Address: located at the Exposition Park
Directions: South of downtown Los Angeles, the California Science Center is located in historic Exposition Park, just two blocks west of the Harbor (110) Freeway at the Exposition Boulevard exit.
Exposition Park/ Rose Garden view, Los Angeles
Exposition Park is an entertaining spot for families, museum-goers, sports enthusiasts, Olympics buffs and floral fans- just about everyone can enjoy. The multi-purpose pleasure park is composed of several attractions, including the famous landmark, the Los Angeles Memorial Coliseum, and Los Angeles Sports Arena.
What drives lots of people traffic these days is the California Science Center, which includes an IMAX theater. Also, there is the Natural History Museum, California African American Museum, the Rose Garden and the EXPO center. Separate tips on each to come in Things to Do and Favorites.
Despite attracting several thousands yearly, the Expo center does get overlooked by many tourists, largely due to location. Though the Exposition Center is quite accessible, especially since late 2012 with the opening of the convenient Metro Expo Rail Line, many simply miss this vast area that is way outside the well beaten Hollywood paths and south of the heart of downtown Los Angeles. Also, Exp Park attendance gets affected negatively by the poor Figueroa Corridor neighborhood surrounding the park. However, Exp Park itself does provide a secure, peaceful feeling and is perfectly a good daytime destination spot.
Eastern building, Los Angeles
Many Los Angeles visitors tend to scratch off downtown for exploring, thinking it is a vast "blah" area- but they most likely do not know about the L.A. Conversancy Tours, which are well organized by knowledgeable city folk who show off fascinating aspects of the city of Angels. One tour especially of interest to art admirers is the Art Deco tour. It runs every Saturday around 10 AM and lasts 2 1/2 hours. Art deco was especially well appreciated in early 1900s Los Angeles as it was an architectural highlight on several buildings, including the Eastern (Colombia), as pictured.
Cost of general (non memebership) tour is $10. Check website for updates and more info on Conservancy.
Directions: downtown Los Angeles
The Grove, Los Angeles
Ah, the Grove! Its slogan is "Unique, like you" Hmmm... not to criticize so much, I say it's too city planned to be unique in the true sense of the word. Better put, this place is absolutely trendy. This is a must-stop for shopping and dining upscale trends- as well as possible celeb sighting, basic people watching, occasional outdoor concerts and movie going.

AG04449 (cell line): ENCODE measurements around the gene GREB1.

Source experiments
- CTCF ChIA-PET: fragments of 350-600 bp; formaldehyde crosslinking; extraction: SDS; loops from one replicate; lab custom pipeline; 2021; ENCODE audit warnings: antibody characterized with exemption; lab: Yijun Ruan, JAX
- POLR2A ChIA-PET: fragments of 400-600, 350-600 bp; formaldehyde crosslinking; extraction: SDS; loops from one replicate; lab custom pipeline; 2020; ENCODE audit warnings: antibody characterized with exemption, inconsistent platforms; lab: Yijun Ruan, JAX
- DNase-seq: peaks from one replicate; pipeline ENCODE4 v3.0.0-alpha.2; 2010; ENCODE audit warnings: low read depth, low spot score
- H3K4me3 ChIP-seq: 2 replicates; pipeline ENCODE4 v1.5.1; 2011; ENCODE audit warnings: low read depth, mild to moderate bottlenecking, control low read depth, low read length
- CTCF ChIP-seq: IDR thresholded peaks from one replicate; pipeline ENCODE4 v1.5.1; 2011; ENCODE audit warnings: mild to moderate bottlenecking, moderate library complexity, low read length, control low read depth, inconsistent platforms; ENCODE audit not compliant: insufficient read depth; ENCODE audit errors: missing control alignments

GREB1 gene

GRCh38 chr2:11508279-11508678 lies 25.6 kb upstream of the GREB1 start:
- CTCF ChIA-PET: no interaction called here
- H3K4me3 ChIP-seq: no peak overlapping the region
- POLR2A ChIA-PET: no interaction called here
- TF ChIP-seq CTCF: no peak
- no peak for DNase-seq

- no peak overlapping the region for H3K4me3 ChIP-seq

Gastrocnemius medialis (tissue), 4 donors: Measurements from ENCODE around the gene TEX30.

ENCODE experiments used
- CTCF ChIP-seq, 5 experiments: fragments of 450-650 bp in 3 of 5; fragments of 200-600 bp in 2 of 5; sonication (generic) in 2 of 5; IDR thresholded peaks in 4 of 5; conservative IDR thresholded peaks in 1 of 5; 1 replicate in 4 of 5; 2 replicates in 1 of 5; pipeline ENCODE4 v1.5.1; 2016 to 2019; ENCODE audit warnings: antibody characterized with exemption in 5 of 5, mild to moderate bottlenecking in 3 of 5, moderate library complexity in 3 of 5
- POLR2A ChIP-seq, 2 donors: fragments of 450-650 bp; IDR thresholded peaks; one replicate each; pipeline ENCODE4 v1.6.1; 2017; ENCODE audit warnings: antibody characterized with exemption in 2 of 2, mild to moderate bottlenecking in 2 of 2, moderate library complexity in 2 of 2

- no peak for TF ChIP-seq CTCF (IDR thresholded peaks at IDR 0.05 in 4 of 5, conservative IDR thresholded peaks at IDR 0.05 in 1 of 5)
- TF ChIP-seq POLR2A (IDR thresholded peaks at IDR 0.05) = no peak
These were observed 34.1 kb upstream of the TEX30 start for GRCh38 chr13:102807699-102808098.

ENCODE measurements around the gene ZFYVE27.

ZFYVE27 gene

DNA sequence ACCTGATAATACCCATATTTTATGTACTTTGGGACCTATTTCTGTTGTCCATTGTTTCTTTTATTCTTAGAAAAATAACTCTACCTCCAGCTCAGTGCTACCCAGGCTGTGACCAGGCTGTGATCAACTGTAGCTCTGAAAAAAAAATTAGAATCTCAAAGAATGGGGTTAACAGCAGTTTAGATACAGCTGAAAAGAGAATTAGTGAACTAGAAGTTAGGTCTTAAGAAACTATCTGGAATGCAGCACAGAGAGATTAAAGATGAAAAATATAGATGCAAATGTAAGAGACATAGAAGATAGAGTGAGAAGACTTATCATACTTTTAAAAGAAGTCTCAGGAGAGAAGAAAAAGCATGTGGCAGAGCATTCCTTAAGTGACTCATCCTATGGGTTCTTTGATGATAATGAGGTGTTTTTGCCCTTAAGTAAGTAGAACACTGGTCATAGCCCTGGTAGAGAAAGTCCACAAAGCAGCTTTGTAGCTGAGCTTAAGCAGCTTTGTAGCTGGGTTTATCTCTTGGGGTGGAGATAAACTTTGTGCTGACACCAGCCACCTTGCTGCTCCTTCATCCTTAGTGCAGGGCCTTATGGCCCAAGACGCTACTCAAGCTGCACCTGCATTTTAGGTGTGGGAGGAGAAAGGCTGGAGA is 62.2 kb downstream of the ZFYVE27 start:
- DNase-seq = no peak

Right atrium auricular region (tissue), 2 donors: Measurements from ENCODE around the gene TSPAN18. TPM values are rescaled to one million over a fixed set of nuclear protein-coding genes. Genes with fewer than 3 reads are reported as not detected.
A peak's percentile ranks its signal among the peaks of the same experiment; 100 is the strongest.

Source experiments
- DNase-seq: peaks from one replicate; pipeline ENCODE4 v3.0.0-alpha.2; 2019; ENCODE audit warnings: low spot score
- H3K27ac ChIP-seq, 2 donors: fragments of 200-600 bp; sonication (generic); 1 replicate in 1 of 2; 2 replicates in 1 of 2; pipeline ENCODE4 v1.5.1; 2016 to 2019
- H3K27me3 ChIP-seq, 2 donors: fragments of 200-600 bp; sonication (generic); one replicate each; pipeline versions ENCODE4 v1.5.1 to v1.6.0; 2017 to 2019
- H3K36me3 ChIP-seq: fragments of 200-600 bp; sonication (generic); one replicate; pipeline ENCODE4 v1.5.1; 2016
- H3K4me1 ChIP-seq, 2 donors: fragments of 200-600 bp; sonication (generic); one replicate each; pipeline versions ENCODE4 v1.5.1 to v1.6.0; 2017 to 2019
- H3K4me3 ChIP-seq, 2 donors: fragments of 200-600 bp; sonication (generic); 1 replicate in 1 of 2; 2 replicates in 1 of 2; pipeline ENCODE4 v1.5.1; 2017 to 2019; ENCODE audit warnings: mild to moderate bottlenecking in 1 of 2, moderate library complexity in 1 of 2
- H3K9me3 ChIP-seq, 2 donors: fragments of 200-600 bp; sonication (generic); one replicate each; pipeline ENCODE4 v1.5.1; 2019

When I came here for the first time, it was for the grand opening day, back in February 2002. The atmosphere was- well, chaotic! It reminded me of Disneyland in the summer! Still, with patience as my saving grace, it was well worth the commotion.
The Grove is a nice place to go for a stroll, perhaps with the family or for a first date.Entertainment at the Grove includes dancing water fountains and pond area (one of the best landscaped in the city), a free trolley and beautiful, ultra hi-tech Grove cinemas.
In the summer, The Grove has been host to outdoor concerts of some fairly well known artists. Catch the schedule of events on the official website all throughout the year to know what's going on!
Warning: The issue of parking here is a big deal! At peak times, it is an absolute nightmare to find a space--forget finding it quickly. The multi-tiered parking structure, the main parking area, gets highly congested and can be very costly if not validated.
There are several deals for Grove visitors, including dinner+movie+ parking packages. Check the on-site oncierge for details.
Address: 189 The Grove Drive, Los Angeles, CA 90036
Directions: by Farmer's Market, off 3rd St and Fairfax Ave, Miracle Mile/Park La Brea area
Farmer's Market, Los Angeles
Once an inoculous small produce merchant lot known as Gilmore Island, the (Original) Farmers Market has become a must-experience attraction of Los Angeles. There are many reasons to make your way here, located at 3rd St and Fairfax Ave. Most reasons are food-related! Here one can grab a bite to eat, dine and shop for FRESH fruits, vegetables, meats, candies and other edible delights (FRESH has to be in caps here because so often we Americans go for the quick, frozen foods and sometimes neglect ourselves from eating fresh foods)
There is a huge variety of ethnic foods at the several outdoor and indoor FM eateries. Choose from French, Greek, Middle Eastern, Russian, Brazilian, Chinese, Japanese, Mexican, Cajun, and yeah, even Singaporean- plus more! Of course, there is good ol' American and specialized california craving from which to choose.
Market patrons have their favorite grubbing destinations. Some of the top ones for a great meal are Dupars (Americana style diner), Monsieur Marcel (fancy French. most foo-foo impressive place to dine here), The French Crepe Company (perhaps my fave of all), Loteria! (Mexican) and Bryan's Pit BBQ (oh my, the kitchen smell from pit alone upon entering the main gate makes your lips smack!). The hardest thing to do will be deciding on just where to dine!